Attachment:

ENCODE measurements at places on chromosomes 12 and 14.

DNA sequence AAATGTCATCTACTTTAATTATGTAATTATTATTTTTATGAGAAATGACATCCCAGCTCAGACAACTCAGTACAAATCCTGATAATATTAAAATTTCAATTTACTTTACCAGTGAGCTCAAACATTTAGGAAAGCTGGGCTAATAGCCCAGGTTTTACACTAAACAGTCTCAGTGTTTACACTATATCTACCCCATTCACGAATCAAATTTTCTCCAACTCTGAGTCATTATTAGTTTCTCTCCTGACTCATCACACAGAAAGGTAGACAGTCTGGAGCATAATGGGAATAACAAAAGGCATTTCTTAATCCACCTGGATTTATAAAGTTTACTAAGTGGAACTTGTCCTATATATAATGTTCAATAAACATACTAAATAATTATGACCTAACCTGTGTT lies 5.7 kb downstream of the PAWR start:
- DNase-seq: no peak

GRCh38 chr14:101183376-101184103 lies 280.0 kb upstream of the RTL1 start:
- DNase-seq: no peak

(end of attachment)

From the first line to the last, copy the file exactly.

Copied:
ENCODE measurements at places on chromosomes 12 and 14.

DNA sequence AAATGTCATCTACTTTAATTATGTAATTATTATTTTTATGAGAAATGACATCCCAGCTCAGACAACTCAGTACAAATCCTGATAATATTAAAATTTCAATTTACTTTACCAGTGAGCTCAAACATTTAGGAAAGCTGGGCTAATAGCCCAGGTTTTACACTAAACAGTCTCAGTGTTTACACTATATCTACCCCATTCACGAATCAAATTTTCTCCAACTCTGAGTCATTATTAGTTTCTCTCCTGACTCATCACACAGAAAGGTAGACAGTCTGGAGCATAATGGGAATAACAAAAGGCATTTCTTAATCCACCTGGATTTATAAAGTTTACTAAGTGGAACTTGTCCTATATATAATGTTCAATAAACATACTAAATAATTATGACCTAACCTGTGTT lies 5.7 kb downstream of the PAWR start:
- DNase-seq: no peak

GRCh38 chr14:101183376-101184103 lies 280.0 kb upstream of the RTL1 start:
- DNase-seq: no peak